This surgeon, Dr. Sunil Singhal, is making tumors glow to help doctors ensure they have removed all of the cancer cells at the surgery site. Completely removing cancer tumors can be difficult, and if a small amount remains, the cancer can recur. Sunil, the director of the Thoracic Surgery Research Laboratory at the University of Pennsylvania, came up with the idea of using glowing tumors to advance cancer surgery after an instance where it recurred in a young patient his team was confident they had cured. By using fluorescent dyes and delivery mechanisms for small drugs, they are able to imbue the cancer cells with fluorescent dye and then use ultraviolet light to make them glow. After 10 years in development, it is now in use - and is a notable improvement to cancer surgery, as it turns out around 10% of the surgeries would otherwise leave cancer cells behind.
Despite their abundance, nothing we know of eats viruses. But new research suggests microbes called protists might.
The Sloan Digital Sky Survey (SDSS) has released the largest 3D map of the universe ever created, detailing 11 billion years that were previously uncharted.
With their labs closing and the future unclear, researchers are sending precious cargo — the sperm of lab mice — to be frozen and stored.
NASA is enlisting citizen scientists to collect important data on recent landslides, in an effort to improve prediction models and assist in disaster prevention.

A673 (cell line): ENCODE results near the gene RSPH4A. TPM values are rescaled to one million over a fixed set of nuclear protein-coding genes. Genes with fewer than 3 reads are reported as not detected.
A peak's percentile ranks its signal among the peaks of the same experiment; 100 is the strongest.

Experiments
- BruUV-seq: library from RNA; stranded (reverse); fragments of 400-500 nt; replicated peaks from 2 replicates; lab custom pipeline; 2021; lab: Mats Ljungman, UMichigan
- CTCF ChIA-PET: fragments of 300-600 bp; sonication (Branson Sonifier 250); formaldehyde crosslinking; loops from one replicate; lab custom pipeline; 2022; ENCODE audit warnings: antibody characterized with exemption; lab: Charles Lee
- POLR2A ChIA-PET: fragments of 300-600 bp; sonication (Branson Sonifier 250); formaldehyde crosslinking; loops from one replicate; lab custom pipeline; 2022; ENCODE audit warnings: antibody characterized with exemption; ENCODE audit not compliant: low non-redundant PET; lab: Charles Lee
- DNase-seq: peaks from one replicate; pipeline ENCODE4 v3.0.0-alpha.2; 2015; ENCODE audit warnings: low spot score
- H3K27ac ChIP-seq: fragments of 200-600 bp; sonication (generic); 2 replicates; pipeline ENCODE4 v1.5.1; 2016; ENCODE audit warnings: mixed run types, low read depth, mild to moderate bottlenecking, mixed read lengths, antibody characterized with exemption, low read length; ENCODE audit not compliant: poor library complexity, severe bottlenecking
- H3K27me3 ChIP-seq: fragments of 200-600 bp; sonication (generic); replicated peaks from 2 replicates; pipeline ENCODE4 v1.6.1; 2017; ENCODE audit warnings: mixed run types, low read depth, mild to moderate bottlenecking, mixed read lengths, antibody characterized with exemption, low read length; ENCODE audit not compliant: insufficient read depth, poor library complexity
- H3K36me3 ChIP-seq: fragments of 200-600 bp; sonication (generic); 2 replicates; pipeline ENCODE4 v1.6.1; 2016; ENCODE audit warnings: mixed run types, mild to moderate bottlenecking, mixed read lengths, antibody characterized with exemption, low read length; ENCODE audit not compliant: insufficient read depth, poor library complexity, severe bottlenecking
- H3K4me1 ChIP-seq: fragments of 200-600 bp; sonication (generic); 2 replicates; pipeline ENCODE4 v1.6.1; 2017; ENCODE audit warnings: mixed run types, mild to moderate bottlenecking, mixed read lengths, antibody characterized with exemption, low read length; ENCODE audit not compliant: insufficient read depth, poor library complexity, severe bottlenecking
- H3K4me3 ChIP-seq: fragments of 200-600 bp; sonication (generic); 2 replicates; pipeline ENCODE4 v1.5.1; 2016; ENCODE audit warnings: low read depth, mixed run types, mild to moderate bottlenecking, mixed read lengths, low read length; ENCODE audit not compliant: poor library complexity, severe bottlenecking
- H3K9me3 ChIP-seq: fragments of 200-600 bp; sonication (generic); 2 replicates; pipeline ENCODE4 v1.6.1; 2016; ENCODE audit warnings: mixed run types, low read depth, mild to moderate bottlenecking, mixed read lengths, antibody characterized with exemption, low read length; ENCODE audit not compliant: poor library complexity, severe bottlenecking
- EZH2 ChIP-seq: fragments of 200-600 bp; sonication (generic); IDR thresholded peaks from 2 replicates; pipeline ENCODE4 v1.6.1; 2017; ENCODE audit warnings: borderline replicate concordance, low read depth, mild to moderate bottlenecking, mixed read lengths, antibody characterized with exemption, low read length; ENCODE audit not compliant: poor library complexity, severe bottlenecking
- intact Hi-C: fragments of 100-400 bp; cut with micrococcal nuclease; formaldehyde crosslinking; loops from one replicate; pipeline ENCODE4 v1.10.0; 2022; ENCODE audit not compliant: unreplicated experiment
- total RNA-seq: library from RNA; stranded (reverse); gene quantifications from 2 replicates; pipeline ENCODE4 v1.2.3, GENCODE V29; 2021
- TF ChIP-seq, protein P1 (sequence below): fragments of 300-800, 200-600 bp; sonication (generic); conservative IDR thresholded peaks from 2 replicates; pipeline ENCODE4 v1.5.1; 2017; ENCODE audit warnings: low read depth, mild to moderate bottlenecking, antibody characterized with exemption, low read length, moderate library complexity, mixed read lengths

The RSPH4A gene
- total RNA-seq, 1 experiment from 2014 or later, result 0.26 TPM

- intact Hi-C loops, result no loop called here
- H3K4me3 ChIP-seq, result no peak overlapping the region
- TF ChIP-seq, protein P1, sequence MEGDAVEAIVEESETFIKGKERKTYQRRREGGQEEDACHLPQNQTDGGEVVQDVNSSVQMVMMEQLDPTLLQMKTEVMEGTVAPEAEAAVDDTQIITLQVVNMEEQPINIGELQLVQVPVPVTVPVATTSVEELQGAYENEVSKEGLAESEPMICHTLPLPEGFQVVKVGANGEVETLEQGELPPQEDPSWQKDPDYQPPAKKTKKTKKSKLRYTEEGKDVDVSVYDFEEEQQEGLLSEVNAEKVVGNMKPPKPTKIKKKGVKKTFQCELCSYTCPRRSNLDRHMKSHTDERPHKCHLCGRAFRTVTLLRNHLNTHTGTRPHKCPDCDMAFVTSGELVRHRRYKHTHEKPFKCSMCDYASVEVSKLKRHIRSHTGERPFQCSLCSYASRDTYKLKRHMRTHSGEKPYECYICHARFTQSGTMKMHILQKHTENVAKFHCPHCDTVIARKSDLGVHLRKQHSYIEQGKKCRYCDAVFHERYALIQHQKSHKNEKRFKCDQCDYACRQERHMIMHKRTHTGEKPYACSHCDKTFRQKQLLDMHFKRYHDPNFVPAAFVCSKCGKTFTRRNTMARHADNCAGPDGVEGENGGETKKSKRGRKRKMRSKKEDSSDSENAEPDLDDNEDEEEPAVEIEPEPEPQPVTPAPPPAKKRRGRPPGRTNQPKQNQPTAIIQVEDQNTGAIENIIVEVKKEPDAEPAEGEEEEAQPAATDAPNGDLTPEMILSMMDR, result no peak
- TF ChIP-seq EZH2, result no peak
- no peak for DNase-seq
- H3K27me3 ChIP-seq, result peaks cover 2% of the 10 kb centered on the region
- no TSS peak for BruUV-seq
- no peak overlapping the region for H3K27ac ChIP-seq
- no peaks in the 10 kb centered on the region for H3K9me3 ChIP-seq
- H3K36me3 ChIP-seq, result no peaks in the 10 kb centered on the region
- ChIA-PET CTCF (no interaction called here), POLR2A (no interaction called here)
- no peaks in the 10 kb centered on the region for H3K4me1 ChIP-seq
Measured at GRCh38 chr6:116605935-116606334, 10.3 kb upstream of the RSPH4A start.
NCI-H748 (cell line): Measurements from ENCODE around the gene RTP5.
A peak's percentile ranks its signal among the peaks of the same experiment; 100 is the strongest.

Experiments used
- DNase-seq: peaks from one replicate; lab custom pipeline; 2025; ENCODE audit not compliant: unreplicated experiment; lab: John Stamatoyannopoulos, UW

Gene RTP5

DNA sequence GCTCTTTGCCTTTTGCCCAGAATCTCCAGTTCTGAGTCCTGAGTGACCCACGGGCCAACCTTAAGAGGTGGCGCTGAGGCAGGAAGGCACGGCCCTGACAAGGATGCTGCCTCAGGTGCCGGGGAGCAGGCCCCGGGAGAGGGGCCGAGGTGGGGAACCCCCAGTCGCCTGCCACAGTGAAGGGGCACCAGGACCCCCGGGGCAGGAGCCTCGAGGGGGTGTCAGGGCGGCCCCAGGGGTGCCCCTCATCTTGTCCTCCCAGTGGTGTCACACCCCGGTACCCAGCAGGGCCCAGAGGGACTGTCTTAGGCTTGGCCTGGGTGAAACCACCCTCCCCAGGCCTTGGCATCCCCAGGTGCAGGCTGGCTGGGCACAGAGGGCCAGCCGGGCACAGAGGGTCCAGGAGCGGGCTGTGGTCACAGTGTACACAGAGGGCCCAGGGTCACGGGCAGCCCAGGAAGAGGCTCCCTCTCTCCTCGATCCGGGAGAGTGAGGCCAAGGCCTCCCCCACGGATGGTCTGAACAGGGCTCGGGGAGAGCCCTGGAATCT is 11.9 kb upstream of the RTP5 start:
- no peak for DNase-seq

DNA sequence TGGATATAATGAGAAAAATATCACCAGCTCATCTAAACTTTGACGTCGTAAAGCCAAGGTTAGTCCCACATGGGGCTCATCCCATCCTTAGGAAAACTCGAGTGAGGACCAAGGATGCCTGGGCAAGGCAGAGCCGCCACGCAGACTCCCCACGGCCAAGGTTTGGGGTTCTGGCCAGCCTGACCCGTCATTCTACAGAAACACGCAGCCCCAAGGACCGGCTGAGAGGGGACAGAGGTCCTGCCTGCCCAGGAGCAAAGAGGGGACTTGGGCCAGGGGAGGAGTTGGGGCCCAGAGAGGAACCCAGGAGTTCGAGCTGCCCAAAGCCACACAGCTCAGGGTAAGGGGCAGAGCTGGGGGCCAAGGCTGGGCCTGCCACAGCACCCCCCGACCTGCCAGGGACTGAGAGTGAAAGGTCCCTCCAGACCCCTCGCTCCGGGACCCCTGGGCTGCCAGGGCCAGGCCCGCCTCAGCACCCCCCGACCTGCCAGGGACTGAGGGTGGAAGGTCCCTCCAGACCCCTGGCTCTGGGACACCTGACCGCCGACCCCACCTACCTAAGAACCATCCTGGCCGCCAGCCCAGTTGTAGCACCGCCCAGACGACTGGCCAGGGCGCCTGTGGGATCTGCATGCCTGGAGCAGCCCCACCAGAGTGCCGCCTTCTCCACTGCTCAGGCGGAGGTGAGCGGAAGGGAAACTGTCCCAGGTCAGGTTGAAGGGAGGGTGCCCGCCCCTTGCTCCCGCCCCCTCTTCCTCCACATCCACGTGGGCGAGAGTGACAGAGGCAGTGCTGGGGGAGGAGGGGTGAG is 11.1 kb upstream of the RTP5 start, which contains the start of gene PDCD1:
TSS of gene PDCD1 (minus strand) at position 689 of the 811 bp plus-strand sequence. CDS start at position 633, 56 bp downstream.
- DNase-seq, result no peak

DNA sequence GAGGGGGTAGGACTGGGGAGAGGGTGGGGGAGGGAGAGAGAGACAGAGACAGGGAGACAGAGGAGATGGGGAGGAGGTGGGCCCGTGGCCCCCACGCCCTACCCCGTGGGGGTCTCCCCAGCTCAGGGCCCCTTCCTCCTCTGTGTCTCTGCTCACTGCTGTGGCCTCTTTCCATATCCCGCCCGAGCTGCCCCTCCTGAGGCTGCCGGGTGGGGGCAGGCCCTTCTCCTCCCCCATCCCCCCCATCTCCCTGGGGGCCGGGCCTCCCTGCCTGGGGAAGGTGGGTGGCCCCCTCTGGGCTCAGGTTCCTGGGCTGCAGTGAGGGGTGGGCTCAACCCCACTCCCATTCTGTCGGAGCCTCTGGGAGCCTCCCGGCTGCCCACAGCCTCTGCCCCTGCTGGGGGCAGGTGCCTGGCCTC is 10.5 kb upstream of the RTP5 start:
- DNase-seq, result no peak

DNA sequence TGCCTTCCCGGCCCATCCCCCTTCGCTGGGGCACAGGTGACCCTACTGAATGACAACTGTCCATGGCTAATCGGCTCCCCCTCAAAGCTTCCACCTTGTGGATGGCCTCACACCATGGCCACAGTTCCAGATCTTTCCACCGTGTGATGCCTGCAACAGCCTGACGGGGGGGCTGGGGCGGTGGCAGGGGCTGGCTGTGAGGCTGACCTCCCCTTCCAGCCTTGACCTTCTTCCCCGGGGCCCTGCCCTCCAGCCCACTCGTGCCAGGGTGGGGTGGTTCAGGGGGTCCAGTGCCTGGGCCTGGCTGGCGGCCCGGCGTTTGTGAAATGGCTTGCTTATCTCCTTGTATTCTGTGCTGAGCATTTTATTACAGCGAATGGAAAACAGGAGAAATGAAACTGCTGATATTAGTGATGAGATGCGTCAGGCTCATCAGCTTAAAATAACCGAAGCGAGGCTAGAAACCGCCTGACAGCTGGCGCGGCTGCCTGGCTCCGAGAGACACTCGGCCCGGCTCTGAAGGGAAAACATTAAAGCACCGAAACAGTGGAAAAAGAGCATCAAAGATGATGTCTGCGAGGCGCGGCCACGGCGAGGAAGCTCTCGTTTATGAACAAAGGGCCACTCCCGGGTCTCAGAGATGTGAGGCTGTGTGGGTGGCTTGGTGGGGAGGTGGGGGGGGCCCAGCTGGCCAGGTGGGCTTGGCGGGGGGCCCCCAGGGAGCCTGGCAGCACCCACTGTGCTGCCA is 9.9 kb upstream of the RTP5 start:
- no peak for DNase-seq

Deepfakes have ignited fierce media criticism and call into question the public’s ability to discern fact from fiction. But the technology behind Deepfakes, called GANs, has enormous potential to drive innovation beyond fake social media videos. Read more to find out some of the amazing things being done with this technology.
The immersive world of VR may have therapeutic benefits for people combating phobias, anxiety, and PTSD.
One unfortunate truth that anyone involved in a missing person case quickly learns is that there are more missing people in the world than there are available resources to find them. The first few days after a person goes missing are the most crucial for finding them safe and sound. However, since missing people tend to turn up on their own, these cases are initially given low priority. The exception is if there's a strong...
After he was diagnosed with life-threatening prostate cancer, Intel’s Bryce Olson sequenced his genome which offered clues to new treatments for his disease. While the current standard of care for cancer patients includes surgery, radiation, and chemotherapy, genetic sequencing opens the door for new possibilities beyond these traditional approaches. Bryce explains his personal mission to encourage others to get their...
Engineering bacteria in the microbiome could fix previously untreatable genetic disorders.